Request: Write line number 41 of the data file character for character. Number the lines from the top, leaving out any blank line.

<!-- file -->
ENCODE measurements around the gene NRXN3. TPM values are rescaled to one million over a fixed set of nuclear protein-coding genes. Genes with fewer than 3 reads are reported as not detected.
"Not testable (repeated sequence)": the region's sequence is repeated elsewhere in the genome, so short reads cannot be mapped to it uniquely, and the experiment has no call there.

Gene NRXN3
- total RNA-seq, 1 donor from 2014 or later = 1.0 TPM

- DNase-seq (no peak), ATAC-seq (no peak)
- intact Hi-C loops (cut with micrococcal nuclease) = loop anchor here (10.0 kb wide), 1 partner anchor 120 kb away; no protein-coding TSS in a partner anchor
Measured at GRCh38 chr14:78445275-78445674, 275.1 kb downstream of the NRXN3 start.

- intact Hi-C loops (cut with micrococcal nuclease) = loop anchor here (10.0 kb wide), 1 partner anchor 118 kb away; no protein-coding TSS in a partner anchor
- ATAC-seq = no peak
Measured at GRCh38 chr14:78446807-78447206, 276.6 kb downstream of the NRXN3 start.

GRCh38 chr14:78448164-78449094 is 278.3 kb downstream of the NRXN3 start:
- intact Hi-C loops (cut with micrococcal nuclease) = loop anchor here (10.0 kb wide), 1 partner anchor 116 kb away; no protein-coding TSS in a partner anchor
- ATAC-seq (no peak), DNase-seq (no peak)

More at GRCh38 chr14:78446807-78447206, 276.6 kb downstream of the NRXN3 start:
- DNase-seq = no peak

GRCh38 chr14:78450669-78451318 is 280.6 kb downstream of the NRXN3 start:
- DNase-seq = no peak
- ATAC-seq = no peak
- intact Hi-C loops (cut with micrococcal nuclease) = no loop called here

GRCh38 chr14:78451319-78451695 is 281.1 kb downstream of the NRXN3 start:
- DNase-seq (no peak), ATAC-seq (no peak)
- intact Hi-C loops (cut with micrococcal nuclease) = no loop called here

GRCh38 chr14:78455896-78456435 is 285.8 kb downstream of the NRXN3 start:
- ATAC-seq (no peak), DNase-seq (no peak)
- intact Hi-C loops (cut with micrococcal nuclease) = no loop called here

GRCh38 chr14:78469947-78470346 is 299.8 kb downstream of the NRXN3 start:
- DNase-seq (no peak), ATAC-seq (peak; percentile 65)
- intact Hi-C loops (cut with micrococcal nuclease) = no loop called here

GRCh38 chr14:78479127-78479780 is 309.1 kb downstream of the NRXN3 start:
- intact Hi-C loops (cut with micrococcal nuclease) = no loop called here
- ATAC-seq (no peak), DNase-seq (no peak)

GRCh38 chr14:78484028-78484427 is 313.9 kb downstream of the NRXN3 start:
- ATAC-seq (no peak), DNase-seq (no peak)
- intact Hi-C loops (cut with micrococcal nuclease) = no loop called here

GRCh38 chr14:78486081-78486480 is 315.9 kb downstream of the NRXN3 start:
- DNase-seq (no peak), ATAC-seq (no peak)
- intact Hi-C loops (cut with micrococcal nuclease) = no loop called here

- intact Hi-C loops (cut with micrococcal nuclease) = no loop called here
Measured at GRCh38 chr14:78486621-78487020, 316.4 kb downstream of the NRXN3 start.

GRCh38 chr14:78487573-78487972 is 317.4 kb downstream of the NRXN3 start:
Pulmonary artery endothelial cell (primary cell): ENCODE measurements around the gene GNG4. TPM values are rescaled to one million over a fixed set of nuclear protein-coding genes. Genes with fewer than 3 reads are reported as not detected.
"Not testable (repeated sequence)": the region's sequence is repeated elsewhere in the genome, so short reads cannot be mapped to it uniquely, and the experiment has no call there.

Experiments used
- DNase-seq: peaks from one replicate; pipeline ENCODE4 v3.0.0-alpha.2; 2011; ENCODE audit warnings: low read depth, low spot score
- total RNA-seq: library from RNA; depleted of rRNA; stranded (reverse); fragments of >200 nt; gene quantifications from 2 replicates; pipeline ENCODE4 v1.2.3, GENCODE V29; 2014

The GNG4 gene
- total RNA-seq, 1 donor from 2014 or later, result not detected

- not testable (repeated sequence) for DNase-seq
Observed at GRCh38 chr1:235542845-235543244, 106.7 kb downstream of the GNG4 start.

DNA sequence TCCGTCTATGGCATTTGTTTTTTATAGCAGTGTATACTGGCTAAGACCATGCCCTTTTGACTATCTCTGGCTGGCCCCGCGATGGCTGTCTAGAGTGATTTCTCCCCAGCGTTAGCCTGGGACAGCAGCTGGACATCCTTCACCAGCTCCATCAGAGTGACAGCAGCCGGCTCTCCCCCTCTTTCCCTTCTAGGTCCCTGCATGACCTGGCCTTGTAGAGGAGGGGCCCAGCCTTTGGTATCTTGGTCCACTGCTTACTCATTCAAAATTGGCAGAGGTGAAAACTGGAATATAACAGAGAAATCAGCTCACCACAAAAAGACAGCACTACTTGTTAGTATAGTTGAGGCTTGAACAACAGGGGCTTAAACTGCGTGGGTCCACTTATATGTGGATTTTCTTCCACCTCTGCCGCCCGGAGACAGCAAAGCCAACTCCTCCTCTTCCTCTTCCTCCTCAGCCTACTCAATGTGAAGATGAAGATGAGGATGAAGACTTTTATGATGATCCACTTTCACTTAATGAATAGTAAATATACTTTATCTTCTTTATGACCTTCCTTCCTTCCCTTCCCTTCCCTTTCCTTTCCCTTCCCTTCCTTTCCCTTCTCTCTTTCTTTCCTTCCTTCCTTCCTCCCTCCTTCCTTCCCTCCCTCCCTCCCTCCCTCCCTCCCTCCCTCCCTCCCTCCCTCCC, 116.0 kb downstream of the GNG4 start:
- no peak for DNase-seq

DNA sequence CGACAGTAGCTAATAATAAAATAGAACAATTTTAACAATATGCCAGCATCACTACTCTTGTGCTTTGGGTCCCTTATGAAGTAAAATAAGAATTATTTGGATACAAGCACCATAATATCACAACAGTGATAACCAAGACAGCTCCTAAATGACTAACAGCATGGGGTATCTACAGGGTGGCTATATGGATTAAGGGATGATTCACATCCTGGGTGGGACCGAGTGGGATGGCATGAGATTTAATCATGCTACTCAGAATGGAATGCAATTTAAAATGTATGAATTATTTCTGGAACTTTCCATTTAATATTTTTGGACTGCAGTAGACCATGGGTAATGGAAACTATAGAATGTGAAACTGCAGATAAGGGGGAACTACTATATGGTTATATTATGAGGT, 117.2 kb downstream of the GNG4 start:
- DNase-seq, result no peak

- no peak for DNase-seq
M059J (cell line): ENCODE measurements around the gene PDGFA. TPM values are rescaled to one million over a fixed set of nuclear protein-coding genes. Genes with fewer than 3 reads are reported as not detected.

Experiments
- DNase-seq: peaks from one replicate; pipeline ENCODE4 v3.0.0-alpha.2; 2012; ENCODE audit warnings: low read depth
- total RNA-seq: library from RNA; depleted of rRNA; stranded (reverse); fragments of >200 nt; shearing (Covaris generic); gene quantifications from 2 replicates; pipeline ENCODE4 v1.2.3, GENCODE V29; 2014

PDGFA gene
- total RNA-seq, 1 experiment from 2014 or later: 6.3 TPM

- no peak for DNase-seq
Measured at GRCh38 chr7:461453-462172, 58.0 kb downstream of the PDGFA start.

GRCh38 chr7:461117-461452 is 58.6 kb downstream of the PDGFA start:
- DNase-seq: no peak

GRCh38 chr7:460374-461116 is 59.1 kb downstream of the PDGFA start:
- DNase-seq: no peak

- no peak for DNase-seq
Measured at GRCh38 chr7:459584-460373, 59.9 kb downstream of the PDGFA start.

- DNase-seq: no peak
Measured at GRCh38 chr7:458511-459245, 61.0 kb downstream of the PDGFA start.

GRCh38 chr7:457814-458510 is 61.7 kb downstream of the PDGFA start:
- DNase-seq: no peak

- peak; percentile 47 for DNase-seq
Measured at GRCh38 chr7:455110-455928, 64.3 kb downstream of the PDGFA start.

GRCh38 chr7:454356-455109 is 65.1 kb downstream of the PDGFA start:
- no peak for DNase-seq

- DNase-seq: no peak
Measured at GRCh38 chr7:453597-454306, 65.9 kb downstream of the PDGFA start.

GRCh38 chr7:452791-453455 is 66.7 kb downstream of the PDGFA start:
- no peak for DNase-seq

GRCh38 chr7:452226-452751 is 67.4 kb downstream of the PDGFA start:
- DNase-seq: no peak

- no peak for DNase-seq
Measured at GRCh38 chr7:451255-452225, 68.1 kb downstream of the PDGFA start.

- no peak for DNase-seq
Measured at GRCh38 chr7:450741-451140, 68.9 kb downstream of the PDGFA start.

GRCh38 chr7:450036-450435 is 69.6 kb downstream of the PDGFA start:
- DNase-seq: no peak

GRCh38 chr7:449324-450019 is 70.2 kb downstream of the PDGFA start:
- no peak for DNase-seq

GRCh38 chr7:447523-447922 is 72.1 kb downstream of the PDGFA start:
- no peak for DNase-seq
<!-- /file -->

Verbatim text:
Pulmonary artery endothelial cell (primary cell): ENCODE measurements around the gene GNG4. TPM values are rescaled to one million over a fixed set of nuclear protein-coding genes. Genes with fewer than 3 reads are reported as not detected.